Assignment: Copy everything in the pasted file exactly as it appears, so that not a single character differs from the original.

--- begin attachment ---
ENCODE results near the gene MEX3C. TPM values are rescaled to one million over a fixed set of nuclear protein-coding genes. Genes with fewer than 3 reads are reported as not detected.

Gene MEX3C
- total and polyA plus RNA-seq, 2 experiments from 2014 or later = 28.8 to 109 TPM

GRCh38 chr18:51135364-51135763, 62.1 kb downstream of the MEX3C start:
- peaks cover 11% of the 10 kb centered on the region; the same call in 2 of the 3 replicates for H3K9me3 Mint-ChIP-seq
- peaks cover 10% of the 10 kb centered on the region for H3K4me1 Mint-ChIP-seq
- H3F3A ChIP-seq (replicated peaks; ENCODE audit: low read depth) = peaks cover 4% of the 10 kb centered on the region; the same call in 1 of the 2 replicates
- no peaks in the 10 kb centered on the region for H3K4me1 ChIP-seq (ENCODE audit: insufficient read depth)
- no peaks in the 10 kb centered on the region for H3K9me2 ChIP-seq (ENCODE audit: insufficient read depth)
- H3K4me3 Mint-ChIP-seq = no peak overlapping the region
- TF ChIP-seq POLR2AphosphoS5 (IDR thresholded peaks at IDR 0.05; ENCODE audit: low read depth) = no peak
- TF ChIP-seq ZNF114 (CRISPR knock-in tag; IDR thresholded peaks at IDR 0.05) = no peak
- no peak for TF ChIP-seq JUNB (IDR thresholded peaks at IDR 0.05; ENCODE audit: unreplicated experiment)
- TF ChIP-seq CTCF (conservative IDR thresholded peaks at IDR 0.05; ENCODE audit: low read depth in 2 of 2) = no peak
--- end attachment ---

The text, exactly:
ENCODE results near the gene MEX3C. TPM values are rescaled to one million over a fixed set of nuclear protein-coding genes. Genes with fewer than 3 reads are reported as not detected.

Gene MEX3C
- total and polyA plus RNA-seq, 2 experiments from 2014 or later = 28.8 to 109 TPM

GRCh38 chr18:51135364-51135763, 62.1 kb downstream of the MEX3C start:
- peaks cover 11% of the 10 kb centered on the region; the same call in 2 of the 3 replicates for H3K9me3 Mint-ChIP-seq
- peaks cover 10% of the 10 kb centered on the region for H3K4me1 Mint-ChIP-seq
- H3F3A ChIP-seq (replicated peaks; ENCODE audit: low read depth) = peaks cover 4% of the 10 kb centered on the region; the same call in 1 of the 2 replicates
- no peaks in the 10 kb centered on the region for H3K4me1 ChIP-seq (ENCODE audit: insufficient read depth)
- no peaks in the 10 kb centered on the region for H3K9me2 ChIP-seq (ENCODE audit: insufficient read depth)
- H3K4me3 Mint-ChIP-seq = no peak overlapping the region
- TF ChIP-seq POLR2AphosphoS5 (IDR thresholded peaks at IDR 0.05; ENCODE audit: low read depth) = no peak
- TF ChIP-seq ZNF114 (CRISPR knock-in tag; IDR thresholded peaks at IDR 0.05) = no peak
- no peak for TF ChIP-seq JUNB (IDR thresholded peaks at IDR 0.05; ENCODE audit: unreplicated experiment)
- TF ChIP-seq CTCF (conservative IDR thresholded peaks at IDR 0.05; ENCODE audit: low read depth in 2 of 2) = no peak